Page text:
A man from North Yorkshire has received a suspended sentence after causing unnecessary suffering to a dog.
Keith Lewis of York Road, Barlby appeared before Selby Magistrates Court last Tuesday and admitted two offences under the Animal Welfare Act 2006.
Lewis pleaded guilty to causing unnecessary suffering to a Collie called Meg by failing to explore and address a ligature would to her neck and failing to meet her needs by failing to provide a suitable environment.
The RSPCA attended his property on 13 December last year along with police after a call from a member of the public and found Meg tethered to a pipe with a chain inside a dark and muddy shed.
RSPCA inspector Claire Mitchell said: “The chain and tether were absolutely filthy, caked in mud and faeces. You could see that whatever Meg had around her neck was really tight and there was obvious smell of infection coming from her.
“On closer inspection it became clear that it was in fact bailer twine and she needed urgent veterinary attention.”
Meg was seized by police and taken to a vets who found the area around her neck was matted with pus. The twine – which had been wrapped around her neck multiple times – was embedded in her skin and muscle and infected.
When the vet cut it off, she found a wound all the way around her neck and Meg’s temperature was high and her lower body was matted with dirt and faeces.
Veterinary evidence suggested that Meg had suffered for at least two weeks. She was operated on to clip and clean the wound and stitch it up and hospitalised for five days.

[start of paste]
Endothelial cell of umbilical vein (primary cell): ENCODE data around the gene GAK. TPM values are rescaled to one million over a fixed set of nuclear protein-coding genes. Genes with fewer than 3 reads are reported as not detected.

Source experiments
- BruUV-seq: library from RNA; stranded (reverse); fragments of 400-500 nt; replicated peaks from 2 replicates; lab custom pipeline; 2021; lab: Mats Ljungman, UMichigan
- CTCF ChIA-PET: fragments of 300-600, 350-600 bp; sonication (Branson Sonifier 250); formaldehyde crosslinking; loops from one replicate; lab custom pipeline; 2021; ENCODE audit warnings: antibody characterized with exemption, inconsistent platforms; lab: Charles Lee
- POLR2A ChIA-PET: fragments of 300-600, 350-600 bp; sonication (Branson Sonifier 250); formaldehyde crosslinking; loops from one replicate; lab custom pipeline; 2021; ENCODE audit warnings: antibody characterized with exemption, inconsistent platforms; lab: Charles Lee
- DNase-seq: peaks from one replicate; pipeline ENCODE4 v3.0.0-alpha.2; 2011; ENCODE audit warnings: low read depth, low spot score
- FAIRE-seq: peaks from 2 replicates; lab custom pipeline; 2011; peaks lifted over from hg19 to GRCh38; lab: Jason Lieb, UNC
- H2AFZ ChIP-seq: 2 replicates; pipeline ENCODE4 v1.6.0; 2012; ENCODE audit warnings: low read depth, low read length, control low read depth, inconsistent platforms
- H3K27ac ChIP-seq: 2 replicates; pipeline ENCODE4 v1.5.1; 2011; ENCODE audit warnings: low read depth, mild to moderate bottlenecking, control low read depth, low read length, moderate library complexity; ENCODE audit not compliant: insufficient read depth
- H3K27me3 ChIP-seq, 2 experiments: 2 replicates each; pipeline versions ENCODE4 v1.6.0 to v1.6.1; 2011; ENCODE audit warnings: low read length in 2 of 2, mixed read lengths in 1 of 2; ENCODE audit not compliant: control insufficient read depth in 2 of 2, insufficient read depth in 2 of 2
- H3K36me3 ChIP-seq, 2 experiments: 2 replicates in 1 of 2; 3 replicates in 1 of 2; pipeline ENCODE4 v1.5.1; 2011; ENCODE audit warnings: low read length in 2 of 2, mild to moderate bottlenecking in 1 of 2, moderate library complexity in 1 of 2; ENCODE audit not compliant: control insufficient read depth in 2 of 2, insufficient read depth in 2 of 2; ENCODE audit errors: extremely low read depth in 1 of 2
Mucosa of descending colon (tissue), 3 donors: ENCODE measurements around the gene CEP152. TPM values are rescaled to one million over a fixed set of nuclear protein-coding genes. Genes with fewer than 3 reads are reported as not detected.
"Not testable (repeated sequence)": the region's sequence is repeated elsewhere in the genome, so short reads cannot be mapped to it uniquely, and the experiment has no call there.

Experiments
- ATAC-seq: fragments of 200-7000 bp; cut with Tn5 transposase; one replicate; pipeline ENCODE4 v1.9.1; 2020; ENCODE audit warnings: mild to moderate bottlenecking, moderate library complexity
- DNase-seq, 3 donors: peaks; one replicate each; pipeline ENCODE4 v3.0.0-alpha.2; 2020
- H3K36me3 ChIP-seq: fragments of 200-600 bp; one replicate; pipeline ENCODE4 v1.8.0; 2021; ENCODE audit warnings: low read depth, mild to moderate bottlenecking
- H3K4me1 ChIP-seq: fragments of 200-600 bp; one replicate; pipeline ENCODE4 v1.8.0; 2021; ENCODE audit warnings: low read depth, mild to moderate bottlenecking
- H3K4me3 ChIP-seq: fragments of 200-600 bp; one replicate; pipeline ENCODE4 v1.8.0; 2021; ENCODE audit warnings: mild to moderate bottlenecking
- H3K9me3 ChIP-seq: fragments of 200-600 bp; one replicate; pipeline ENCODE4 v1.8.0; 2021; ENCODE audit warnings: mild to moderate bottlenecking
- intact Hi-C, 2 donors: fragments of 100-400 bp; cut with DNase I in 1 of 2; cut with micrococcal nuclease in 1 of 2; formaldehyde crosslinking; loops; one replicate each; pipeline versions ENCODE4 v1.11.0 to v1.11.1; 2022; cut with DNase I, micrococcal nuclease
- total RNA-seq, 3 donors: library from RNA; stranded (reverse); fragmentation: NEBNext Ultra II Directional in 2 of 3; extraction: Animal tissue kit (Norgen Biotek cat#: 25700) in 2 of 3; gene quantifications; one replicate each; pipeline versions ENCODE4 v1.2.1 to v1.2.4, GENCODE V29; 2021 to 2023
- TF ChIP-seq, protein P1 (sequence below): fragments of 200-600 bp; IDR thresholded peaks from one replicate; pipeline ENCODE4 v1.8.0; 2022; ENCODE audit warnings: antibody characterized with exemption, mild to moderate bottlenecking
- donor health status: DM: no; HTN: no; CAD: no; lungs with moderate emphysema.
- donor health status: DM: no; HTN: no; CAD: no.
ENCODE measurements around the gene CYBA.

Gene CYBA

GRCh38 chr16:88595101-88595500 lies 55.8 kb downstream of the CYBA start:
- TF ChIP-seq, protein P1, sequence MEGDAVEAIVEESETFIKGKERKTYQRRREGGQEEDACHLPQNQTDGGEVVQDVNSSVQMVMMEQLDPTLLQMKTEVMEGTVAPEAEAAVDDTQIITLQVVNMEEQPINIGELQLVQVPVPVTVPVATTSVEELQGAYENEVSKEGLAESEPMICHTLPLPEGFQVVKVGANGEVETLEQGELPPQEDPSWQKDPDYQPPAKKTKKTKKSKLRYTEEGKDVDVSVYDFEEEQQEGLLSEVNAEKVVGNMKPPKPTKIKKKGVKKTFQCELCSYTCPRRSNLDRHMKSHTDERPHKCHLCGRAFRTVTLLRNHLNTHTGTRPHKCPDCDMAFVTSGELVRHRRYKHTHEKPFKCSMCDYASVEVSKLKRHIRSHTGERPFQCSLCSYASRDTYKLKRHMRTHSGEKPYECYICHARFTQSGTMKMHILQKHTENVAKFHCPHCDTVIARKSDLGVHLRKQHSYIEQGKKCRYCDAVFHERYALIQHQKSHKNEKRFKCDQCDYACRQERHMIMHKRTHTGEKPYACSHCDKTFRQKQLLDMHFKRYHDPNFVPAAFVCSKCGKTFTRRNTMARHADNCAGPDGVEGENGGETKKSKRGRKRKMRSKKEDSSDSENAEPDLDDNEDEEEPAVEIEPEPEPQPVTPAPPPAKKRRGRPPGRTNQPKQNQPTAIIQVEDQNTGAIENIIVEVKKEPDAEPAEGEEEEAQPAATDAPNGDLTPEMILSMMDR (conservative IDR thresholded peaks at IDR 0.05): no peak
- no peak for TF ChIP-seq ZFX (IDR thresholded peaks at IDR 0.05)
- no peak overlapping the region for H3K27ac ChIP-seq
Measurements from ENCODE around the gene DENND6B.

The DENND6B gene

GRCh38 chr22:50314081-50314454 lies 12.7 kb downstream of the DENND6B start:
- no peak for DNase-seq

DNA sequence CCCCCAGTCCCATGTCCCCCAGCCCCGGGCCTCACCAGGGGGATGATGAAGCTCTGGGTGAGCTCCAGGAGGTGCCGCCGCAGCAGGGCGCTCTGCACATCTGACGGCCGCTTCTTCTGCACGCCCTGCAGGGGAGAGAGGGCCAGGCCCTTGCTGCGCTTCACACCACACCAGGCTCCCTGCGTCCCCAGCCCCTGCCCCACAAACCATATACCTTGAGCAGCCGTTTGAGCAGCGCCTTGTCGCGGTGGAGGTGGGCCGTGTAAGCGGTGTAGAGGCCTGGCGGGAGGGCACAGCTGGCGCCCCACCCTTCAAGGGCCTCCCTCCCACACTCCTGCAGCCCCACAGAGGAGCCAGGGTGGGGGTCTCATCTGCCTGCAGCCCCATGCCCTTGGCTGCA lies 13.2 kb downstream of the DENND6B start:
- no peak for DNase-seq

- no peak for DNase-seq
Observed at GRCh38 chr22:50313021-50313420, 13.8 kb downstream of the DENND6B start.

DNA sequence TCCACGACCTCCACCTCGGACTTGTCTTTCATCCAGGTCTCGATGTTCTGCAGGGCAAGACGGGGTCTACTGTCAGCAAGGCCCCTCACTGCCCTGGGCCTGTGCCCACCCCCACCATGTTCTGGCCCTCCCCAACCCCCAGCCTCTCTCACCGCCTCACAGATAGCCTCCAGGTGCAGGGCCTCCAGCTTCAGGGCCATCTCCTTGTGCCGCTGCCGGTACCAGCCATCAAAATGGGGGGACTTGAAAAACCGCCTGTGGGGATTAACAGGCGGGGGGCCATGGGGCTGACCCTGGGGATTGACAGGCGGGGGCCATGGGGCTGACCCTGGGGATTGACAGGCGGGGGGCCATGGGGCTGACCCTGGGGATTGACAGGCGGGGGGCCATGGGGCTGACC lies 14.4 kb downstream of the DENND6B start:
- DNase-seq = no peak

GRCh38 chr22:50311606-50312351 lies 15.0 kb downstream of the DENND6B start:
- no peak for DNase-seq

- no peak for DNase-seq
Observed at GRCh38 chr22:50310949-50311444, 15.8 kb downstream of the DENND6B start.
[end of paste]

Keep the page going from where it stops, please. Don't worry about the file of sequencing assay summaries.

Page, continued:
Lewis was given a 24-week prison sentence suspended for two years and ordered to pay £300 in costs and a £115 victim surcharge as well as the lifetime animal disqualification.
A deprivation order was placed on other animals in his care, including a number of dogs, cats, poultry, sheep, cows and pigs.
In mitigation, the court heard that Lewis had pleaded guilty, that Meg had been moved to the shed following complaints about her continuously howling where she had been previously tethered near a public footpath, that he had animals all his life and a disqualification would have a real impact on him.
However, the court remarked that he had previous animal cruelty convictions which were an aggravating factor.
Inspector Mitchell said: “This is the worst tethering injury I’ve seen in a dog. It was absolutely terrible, and she suffered a great deal. The RSPCA does not agree with tethering dogs for long periods as it can cause distress and restrict natural behaviours but this in itself is not illegal providing that their needs are being met.”
Meg was signed over shortly after going into RSPCA care and has now been rehomed.